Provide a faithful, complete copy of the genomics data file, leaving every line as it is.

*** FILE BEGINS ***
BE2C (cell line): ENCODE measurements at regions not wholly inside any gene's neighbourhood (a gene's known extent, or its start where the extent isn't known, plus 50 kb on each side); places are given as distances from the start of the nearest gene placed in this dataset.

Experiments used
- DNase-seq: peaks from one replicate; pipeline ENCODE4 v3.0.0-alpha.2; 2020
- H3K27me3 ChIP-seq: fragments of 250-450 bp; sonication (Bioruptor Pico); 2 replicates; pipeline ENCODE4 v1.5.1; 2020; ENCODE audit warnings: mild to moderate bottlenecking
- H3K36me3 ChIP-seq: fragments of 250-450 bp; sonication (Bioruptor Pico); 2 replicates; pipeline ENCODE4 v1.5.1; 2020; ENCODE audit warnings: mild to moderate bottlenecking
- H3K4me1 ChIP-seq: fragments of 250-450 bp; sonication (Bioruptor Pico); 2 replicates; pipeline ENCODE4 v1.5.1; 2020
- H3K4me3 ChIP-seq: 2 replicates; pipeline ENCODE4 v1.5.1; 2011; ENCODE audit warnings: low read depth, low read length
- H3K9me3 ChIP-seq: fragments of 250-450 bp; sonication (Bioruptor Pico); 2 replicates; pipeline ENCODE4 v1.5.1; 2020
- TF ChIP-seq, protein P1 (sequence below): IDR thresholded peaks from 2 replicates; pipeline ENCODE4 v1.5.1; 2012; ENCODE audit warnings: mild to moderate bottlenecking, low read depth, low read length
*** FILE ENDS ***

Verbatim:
BE2C (cell line): ENCODE measurements at regions not wholly inside any gene's neighbourhood (a gene's known extent, or its start where the extent isn't known, plus 50 kb on each side); places are given as distances from the start of the nearest gene placed in this dataset.

Experiments used
- DNase-seq: peaks from one replicate; pipeline ENCODE4 v3.0.0-alpha.2; 2020
- H3K27me3 ChIP-seq: fragments of 250-450 bp; sonication (Bioruptor Pico); 2 replicates; pipeline ENCODE4 v1.5.1; 2020; ENCODE audit warnings: mild to moderate bottlenecking
- H3K36me3 ChIP-seq: fragments of 250-450 bp; sonication (Bioruptor Pico); 2 replicates; pipeline ENCODE4 v1.5.1; 2020; ENCODE audit warnings: mild to moderate bottlenecking
- H3K4me1 ChIP-seq: fragments of 250-450 bp; sonication (Bioruptor Pico); 2 replicates; pipeline ENCODE4 v1.5.1; 2020
- H3K4me3 ChIP-seq: 2 replicates; pipeline ENCODE4 v1.5.1; 2011; ENCODE audit warnings: low read depth, low read length
- H3K9me3 ChIP-seq: fragments of 250-450 bp; sonication (Bioruptor Pico); 2 replicates; pipeline ENCODE4 v1.5.1; 2020
- TF ChIP-seq, protein P1 (sequence below): IDR thresholded peaks from 2 replicates; pipeline ENCODE4 v1.5.1; 2012; ENCODE audit warnings: mild to moderate bottlenecking, low read depth, low read length